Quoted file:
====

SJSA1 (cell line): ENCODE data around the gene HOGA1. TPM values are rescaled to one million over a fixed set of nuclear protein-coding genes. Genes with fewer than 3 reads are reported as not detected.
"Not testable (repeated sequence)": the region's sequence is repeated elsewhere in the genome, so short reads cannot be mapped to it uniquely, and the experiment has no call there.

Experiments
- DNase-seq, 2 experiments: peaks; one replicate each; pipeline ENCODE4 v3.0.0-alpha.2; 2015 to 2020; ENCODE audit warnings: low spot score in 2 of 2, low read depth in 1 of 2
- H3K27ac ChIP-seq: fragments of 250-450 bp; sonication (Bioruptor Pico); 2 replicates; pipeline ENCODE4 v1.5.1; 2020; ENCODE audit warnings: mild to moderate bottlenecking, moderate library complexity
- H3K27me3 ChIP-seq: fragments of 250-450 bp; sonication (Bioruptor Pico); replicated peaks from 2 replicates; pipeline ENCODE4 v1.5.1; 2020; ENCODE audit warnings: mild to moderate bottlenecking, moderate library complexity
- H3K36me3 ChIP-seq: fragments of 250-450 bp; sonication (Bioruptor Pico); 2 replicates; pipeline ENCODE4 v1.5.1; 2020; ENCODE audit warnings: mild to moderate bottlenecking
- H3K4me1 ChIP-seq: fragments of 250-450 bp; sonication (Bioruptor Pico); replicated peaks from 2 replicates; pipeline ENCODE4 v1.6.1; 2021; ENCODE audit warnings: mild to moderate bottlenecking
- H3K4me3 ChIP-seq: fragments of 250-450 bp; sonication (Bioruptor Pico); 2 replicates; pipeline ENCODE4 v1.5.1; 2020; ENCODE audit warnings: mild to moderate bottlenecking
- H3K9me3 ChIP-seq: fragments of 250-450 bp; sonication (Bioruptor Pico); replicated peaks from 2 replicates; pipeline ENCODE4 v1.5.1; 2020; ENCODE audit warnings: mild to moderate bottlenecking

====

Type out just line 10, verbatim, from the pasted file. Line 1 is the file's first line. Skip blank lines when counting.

- H3K9me3 ChIP-seq: fragments of 250-450 bp; sonication (Bioruptor Pico); replicated peaks from 2 replicates; pipeline ENCODE4 v1.5.1; 2020; ENCODE audit warnings: mild to moderate bottlenecking